Mathematics Stack Exchange is a question and answer site for people studying math at any level and professionals in related fields. It's 100% free, no registration required.

Sign up
Here's how it works:
  1. Anybody can ask a question
  2. Anybody can answer
  3. The best answers are voted up and rise to the top

If the function $\varphi :Z\rightarrow C(X,Y)$ ($C(X,Y)$ with compact-open topology) is continuous and $X$ is locally compact, then $$F\colon Z\times X\rightarrow Y$$ $$F(z,x)=\varphi (z)(x)$$ will be continuous.

My idea was to show that $F^{-1}(U)$ is open when $U$ is open in $Y$.

  1. What is the elements of $F^{-1}(U)$?

  2. I want to take any point in $F^{-1}(U)$ and show that for this point, we can find an open ball contained it, but I don't know how I should do that and also when I must use locally compactness of $X$.

  3. I have no Imagination about this spaces, can you help me with this?

Please help me with your knowledge. This is a very important problem for me. Thank you very much.

share|cite|improve this question
up vote 4 down vote accepted

So you have $φ$ and want to show continuity of $$F:Z×X\to Y\\ (z,x)\mapsto φ(z)(x)$$ The idea is to write $F$ as the composition of two maps, namely $$Z\times X\to C(X,Y)×X\to Y$$ where the first map is $\varphi×1_X$ which is continuous by assumption, and the second map is the evaluation $$ε:C(X,Y)×X\to Y\\ (f,x)\mapsto f(x)$$ Now $ε$ is continuous, and the proof goes as follows:
Take a point $(f,x)$ where $f:X\to Y$ and $x\in X$, and consider an open neighbourhood $V$ of $ε(f,x)=f(x)$. By continuity of $f$, there is an open neighbourhood $U$ of $x$ such that $f[U]⊆V$. By local compactness of $X$, there is also a compact neighbourhood $K$ with $x\in K⊆U$. Then $(K,V)×K$ is a neighbourhood of $(f,x)$ such that $ε(g,y)=g(y)\in V$ for $g\in(K,V)$ and $y\in K$. Hence $ε$ is continuous.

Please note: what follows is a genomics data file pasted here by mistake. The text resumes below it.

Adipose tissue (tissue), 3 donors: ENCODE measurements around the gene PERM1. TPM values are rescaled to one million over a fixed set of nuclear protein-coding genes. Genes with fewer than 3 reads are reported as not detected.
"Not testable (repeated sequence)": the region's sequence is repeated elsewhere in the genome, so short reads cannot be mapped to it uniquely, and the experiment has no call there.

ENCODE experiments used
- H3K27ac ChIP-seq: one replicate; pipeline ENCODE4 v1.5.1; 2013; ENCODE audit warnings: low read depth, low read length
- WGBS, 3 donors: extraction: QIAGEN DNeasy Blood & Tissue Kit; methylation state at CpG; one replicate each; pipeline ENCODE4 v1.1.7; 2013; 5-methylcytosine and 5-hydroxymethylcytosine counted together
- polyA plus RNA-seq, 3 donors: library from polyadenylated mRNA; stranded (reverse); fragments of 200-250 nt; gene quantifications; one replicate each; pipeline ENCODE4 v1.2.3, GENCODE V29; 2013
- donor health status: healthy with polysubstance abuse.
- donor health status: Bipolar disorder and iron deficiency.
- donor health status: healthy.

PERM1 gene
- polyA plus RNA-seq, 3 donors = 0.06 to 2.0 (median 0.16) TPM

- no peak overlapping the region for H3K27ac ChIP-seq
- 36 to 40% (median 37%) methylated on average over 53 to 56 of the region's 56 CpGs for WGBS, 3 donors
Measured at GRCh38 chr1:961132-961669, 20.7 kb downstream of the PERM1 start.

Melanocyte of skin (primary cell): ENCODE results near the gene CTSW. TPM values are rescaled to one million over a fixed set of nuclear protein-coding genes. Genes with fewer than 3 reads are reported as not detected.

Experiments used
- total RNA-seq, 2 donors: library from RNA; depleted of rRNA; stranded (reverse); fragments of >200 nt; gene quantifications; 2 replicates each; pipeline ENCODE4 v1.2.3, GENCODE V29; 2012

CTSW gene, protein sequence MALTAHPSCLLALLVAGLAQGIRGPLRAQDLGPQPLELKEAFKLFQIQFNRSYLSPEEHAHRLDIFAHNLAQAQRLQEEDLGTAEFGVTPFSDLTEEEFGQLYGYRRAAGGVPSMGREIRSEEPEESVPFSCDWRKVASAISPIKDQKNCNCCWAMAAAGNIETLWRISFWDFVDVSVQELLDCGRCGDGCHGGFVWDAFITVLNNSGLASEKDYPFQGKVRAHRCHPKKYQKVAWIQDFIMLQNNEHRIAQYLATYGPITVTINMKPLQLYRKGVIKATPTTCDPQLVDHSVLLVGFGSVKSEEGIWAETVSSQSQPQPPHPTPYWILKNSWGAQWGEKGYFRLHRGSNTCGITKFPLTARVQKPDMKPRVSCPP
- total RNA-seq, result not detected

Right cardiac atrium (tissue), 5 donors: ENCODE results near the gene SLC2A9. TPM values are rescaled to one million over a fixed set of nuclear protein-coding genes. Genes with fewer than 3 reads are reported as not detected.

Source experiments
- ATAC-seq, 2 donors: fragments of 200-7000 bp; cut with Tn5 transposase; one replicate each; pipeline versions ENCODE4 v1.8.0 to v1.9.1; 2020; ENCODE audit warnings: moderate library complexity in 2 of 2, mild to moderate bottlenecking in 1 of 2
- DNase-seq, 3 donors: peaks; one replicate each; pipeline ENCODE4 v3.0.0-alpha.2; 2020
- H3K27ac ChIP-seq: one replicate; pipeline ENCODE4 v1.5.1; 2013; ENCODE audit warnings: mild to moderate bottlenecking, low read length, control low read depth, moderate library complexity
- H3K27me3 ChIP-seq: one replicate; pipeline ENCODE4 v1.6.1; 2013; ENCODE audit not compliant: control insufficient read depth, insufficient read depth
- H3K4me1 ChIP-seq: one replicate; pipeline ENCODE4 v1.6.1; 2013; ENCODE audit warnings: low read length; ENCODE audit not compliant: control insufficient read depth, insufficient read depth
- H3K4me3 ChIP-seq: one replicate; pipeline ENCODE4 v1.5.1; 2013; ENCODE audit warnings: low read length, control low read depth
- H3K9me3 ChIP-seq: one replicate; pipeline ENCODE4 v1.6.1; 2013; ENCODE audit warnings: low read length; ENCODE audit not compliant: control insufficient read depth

There is a converse to this: Given a continuous $F:Z×X\to Y$, then $$\hat F:Z\to C(X,Y)\\ \hat F(z)(x)=F(z,x)$$ is continuous. To show this, let $z\in Z$ and $(K,V)$ a subbase neighborhood of $\hat F(z)$. Then $\hat F(z)(x)\in V$ for all $x\in K$, thus $\{z\}×K⊆F^{-1}[V]$ which is open. By the Tube Lemma we can find an open $U$ such that $\{z\}×K⊆U×K⊆F^{-1}[V]$. Then $U$ is a neighbourhood of $z$ such that $\hat F[U]⊆(K,V)$.

Furthermore, now that we have this $\hat F$ we can consider $$Z×X\xrightarrow{\hat F×1_X}C(X,Y)×X\xrightarrowεY$$ and we see that this gives us our original $F$, which means that turning $F$ into $\hat F$ is sort of a converse to turning a $φ:Z\to C(X,Y)$ into $F$. After all we get a bijection $$C(Z,C(X,Y))\cong C(Z×X,Y)$$

To get a picture of how a continuous map $\phi:Z\to C(X,Y)$ looks like, you could take as an example the case $X=Y=Z=\Bbb R$. A map $\Bbb R\to\Bbb R$ can be thought of as an unbroken curve without "jumps". A function $\Bbb R\to C(\Bbb R,\Bbb R)$ assigns to each real number $z$ such a curve, let's denote the function assigned to $z$ by $f_z$. We can put these $f_z$ side by side, so that the graph of $f_z$ "hovers" over the line $\{z\}×\Bbb R$. All those maps together give a function $\Bbb R×\Bbb R\to\Bbb R$, namely the function $(z,x)\mapsto f_z(x)$. There is no reason why $F$ should be continuous if $φ$ is merely a function, but the topology on $C(\Bbb R,\Bbb R)$ allows us to demand a continuous $φ$. Intuitively, $φ$ is continuous if for small changes in $z$, the maps $f_z$ do not change drastically. It turns out that the compact-open topology is the suitable one. I invite you to figure out what a continuous $φ$ means if the topology on $C(\Bbb R,\Bbb R)$ is the product topology. Actually, in that case this makes the map $F$ only continuous in both coordinates $z$ and $x$, but not continuous overall.

share|cite|improve this answer
thank you very much,it it great,I really feel that I learned a lot. – kpax Feb 16 '14 at 2:48

The following paper.available here, is relevant:

Booth, P.I. and Tillotson, J. "Monoidal closed categories and convenient categories of topological spaces", Pacific J. Math. 88 (1980) 33--53.

It discusses topologies on the product $X \times Y$ and on the set $C(Y,Z)$ of continuous functions $Y \to Z$ so that one gets a natural bijection $$C(X \times Y,Z) \cong C(X,C(Y,Z)). $$

There is a modification of the compact-open topology to a "test-open" topology in which one considers a class $\mathcal A$ of spaces and defines $C_{\mathcal A}(Y,Z)$ to be the set of functions $f: Y \to Z$ such that $f\circ t: A \to Z$ is continuous for all continuous functions $t: A \to Y $ and all $A \in \mathcal A$. A standard example is to consider $\mathcal A$ as the set of all compact Hausdorff spaces. One then gets a natural bijection $$C_{\mathcal A}(X \times_{\mathcal A} Y,Z) \cong C_{\mathcal A}(X,C_{\mathcal A} (Y,Z))$$ where $X \times _{\mathcal A} Y$ is a modified product topology.

share|cite|improve this answer

Your Answer


By posting your answer, you agree to the privacy policy and terms of service.

Not the answer you're looking for? Browse other questions tagged or ask your own question.